Two other particulars of Alexander II’s reform of the judiciary also stand out as of special importance among the many reforms thereof. The first is his simplifying of the system. Whereas there had formerly been a culture of secrecy and twenty-one different ways of conducting various kinds of court cases, Alexander II ordered that proceedings be done openly and that there be only two ways of conducting court. The other especially significant reform of the judiciary was the introduction of the right to trial by jury “for serious criminal offenses, while justices of the peace were established to deal with minor civil and criminal cases.”9 Finally, and by far most importantly, “all Russians were to be equal before the law and receive the same treatment.”10

The last of the great reforms of Alexander II was “a reorganization of the military service in 1874.”11 In the spirit of democratization that ran throughout the other reforms, the military was also remodeled in the interests of equality for all people. For example, “the obligation to serve was extended from the lower classes alone to all Russians.”12 In addition to widening the pool of conscripts, the minimum length of required service was also drastically reduced from 25 years, essentially a life sentence, to a mere six. A number of benefits also accrued to those were drafted, such as the guarantee of a basic education.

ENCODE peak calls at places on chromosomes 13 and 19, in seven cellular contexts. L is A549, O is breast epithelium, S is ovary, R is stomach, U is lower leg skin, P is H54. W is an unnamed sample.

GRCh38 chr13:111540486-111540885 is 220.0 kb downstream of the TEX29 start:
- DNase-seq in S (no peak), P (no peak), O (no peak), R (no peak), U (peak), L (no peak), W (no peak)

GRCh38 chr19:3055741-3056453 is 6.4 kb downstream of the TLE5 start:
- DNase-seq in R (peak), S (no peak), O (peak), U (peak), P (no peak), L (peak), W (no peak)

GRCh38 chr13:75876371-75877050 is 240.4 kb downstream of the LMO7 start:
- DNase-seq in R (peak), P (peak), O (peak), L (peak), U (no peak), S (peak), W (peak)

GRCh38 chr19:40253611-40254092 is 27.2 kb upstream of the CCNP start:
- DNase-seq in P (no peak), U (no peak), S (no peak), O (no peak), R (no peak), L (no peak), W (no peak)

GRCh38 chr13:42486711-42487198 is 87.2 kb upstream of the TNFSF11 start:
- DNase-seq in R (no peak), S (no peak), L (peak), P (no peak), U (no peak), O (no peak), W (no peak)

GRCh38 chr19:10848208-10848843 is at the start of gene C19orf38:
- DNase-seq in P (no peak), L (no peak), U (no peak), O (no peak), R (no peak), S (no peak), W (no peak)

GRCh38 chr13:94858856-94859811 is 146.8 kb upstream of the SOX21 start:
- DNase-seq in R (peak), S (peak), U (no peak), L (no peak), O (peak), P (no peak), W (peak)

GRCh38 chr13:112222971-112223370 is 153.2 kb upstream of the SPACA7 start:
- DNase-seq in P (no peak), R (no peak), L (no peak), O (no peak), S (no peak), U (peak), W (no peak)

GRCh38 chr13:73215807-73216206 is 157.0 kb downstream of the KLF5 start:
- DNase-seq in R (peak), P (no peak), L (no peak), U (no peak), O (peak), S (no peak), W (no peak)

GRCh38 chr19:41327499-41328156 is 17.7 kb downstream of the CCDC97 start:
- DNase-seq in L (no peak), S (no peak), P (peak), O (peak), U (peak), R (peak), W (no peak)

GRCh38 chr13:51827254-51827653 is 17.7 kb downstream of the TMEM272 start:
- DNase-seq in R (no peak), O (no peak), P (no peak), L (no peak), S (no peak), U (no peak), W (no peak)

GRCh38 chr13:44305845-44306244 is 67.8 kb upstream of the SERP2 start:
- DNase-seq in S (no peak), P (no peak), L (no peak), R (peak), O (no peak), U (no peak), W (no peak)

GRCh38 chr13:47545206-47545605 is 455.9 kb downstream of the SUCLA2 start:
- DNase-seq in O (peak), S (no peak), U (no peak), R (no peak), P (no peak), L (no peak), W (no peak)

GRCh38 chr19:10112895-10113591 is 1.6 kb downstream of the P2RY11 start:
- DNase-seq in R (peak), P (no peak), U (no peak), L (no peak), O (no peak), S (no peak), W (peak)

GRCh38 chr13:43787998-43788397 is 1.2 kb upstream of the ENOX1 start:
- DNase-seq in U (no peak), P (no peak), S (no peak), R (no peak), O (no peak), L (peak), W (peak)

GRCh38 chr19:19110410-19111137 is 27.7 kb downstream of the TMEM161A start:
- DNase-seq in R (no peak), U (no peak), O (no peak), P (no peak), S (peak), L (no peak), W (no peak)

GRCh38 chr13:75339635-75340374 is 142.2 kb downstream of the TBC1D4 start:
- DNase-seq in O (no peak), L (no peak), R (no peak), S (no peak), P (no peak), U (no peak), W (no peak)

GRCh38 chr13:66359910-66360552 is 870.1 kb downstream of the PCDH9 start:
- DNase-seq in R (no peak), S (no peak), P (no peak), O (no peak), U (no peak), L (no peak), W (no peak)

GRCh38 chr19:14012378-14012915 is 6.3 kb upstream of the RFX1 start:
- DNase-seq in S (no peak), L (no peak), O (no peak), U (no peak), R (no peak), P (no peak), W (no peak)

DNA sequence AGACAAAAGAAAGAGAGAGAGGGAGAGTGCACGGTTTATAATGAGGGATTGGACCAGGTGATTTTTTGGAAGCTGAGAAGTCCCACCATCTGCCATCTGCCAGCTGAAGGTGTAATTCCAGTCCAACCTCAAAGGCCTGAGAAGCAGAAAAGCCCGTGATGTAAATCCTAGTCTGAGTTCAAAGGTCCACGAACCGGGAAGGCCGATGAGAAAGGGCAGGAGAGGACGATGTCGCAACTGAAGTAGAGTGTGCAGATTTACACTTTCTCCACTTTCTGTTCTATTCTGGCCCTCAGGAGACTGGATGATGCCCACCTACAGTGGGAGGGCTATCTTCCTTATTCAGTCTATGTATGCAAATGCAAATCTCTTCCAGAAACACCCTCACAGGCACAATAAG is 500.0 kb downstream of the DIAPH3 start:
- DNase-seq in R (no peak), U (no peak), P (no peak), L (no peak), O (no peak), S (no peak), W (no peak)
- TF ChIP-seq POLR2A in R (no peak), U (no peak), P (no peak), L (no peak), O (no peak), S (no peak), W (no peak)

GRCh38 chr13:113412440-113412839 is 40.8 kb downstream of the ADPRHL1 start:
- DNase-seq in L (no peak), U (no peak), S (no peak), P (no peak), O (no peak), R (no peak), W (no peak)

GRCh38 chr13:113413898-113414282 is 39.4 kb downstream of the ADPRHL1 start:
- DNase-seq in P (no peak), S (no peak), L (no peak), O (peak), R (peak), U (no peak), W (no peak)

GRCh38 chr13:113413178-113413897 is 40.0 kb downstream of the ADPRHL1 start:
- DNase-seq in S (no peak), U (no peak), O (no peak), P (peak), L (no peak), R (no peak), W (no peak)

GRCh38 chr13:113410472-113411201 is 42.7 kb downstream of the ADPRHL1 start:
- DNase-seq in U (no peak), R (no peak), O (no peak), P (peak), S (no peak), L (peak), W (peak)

Czar Alexander II’s reforms of Russian society and government were sweeping and changed the face of Russia permanently throughout the course of his reign. Largely implemented in the hopes of quelling rebellion and appeasing the new and ever-growing groups of radicals and revolutionaries in Russia, Alexander II’s reforms went a great measure toward making Russia a more modern and certainly more democratic nation. As time would soon tell, however, his reforms were not implemented nearly soon enough nor were they, at least for a significant segment of the population and especially of the intelligentsia, nearly far-reaching enough. The opening of the twentieth century, and particularly the year 1917, would spell the end of Alexander II’s reforms and of the entirety of the old way of life, and would see the implementation of much broader and much deeper changes.

Notes
1 Czar Alexander II (1855). Quoted in Bernard Pares, A History of Russia (New York: Dorset Press, 1953), 361.

2 Nicholas V. Riasanovsky and Mark D. Steinberg, A History of Russia (New York: Oxford University Press, 2011), 368.

3 Ibid., 369.

4 Ibid., 370.

5 Ibid.

6 Ibid., 371.


8 Riasanovsky and Steinberg, 371.

9 Ibid.

10 Ibid., 372.

11 Ibid.

12 Ibid. 

References
 
Pares, Bernard. A History of Russia. New York: Dorset Press, 1953.
Riasanovsky, Nicholas V. and Mark D. Steinberg. A History of Russia. New York: Oxford University Press, 2011.